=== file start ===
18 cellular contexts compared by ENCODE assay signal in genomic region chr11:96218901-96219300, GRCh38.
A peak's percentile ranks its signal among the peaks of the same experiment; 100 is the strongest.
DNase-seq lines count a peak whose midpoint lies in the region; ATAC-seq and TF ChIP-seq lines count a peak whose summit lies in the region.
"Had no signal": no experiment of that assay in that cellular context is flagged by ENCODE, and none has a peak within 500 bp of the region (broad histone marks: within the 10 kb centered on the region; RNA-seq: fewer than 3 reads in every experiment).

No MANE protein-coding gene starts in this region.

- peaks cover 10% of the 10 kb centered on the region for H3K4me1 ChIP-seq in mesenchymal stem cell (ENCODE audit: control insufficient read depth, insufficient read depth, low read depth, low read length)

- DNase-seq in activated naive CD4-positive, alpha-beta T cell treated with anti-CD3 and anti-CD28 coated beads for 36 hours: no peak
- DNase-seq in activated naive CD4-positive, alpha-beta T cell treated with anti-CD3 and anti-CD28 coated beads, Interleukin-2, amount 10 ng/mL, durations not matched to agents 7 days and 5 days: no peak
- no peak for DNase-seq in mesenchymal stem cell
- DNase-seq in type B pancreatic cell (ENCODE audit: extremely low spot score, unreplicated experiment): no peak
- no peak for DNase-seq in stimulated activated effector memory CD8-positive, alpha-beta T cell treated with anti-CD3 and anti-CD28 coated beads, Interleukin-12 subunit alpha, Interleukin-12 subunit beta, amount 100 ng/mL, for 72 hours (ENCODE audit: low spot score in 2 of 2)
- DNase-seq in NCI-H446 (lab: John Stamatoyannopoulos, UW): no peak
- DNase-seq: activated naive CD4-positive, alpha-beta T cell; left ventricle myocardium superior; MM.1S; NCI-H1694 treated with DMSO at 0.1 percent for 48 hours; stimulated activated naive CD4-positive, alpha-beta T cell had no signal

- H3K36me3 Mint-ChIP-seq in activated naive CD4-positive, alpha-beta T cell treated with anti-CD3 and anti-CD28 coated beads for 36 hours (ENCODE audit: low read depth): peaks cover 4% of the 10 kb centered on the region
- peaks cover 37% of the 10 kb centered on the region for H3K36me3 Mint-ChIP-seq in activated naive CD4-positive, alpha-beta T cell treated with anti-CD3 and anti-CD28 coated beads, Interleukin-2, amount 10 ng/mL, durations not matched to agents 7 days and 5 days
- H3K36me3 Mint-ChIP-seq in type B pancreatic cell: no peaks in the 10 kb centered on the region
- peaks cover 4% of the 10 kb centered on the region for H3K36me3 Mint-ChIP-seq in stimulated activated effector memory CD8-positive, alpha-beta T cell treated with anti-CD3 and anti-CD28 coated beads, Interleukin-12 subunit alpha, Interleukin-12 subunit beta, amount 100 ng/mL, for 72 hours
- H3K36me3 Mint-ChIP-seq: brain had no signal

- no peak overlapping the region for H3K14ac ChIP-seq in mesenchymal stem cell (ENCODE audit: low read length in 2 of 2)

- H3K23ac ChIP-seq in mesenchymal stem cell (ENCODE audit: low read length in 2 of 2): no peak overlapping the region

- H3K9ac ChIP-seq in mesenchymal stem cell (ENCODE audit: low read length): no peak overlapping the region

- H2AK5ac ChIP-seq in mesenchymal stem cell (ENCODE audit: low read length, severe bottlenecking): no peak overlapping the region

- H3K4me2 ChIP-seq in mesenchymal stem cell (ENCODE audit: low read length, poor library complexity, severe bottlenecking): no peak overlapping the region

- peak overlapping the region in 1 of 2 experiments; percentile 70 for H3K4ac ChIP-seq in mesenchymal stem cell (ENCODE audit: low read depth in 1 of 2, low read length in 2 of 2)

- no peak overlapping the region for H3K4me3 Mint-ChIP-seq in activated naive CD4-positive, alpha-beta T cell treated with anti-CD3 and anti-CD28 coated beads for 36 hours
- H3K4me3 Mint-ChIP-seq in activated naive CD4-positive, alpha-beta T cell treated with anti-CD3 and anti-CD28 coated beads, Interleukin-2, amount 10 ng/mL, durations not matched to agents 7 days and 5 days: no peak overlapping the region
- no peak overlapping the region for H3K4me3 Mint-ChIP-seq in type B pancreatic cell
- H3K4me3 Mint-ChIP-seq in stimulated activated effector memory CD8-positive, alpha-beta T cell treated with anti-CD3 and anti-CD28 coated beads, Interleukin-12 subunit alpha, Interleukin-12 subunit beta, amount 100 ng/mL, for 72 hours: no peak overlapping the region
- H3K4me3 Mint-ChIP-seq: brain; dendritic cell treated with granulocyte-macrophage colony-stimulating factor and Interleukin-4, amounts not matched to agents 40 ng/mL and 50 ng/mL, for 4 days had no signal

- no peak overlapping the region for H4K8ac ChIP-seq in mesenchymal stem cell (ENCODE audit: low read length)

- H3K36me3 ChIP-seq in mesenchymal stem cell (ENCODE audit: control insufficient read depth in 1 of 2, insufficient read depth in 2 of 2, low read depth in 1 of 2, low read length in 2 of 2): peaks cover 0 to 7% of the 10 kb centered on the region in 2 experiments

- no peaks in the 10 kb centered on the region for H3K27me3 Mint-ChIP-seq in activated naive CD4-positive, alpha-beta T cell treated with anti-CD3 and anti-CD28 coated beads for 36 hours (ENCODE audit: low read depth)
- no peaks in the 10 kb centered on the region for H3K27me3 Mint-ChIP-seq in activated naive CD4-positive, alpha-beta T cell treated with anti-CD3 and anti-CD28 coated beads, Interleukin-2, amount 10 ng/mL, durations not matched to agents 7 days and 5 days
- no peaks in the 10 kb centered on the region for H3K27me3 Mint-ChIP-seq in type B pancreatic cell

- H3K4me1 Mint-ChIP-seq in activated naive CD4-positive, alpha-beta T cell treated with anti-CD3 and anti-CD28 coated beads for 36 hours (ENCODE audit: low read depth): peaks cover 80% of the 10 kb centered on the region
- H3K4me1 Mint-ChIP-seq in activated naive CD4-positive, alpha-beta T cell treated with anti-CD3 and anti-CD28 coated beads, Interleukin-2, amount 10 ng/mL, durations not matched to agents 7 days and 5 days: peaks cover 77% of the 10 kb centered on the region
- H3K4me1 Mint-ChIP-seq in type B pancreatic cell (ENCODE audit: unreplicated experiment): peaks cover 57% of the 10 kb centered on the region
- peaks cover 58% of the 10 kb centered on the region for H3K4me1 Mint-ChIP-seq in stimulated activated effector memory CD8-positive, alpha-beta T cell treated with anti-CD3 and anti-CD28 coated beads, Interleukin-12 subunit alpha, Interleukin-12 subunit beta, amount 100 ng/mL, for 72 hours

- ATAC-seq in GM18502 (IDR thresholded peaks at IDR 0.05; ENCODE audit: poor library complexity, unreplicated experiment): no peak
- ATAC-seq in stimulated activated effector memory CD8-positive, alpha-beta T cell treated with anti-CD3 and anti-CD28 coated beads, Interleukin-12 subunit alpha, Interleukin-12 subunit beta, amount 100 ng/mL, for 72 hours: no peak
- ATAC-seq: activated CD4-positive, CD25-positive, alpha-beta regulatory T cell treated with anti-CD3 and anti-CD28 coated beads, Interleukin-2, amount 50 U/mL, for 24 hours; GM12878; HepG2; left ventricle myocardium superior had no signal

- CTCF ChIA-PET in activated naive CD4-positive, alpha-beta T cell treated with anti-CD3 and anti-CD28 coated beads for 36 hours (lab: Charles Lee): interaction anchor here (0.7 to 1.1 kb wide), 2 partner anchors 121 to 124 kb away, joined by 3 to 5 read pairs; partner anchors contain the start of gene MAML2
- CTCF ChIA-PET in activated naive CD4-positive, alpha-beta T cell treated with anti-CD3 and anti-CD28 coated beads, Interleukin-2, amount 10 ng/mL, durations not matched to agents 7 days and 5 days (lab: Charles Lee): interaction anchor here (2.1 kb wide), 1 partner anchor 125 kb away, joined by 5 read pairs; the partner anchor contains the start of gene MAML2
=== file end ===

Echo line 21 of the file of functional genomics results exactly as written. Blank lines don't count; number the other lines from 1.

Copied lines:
- H3K9ac ChIP-seq in mesenchymal stem cell (ENCODE audit: low read length): no peak overlapping the region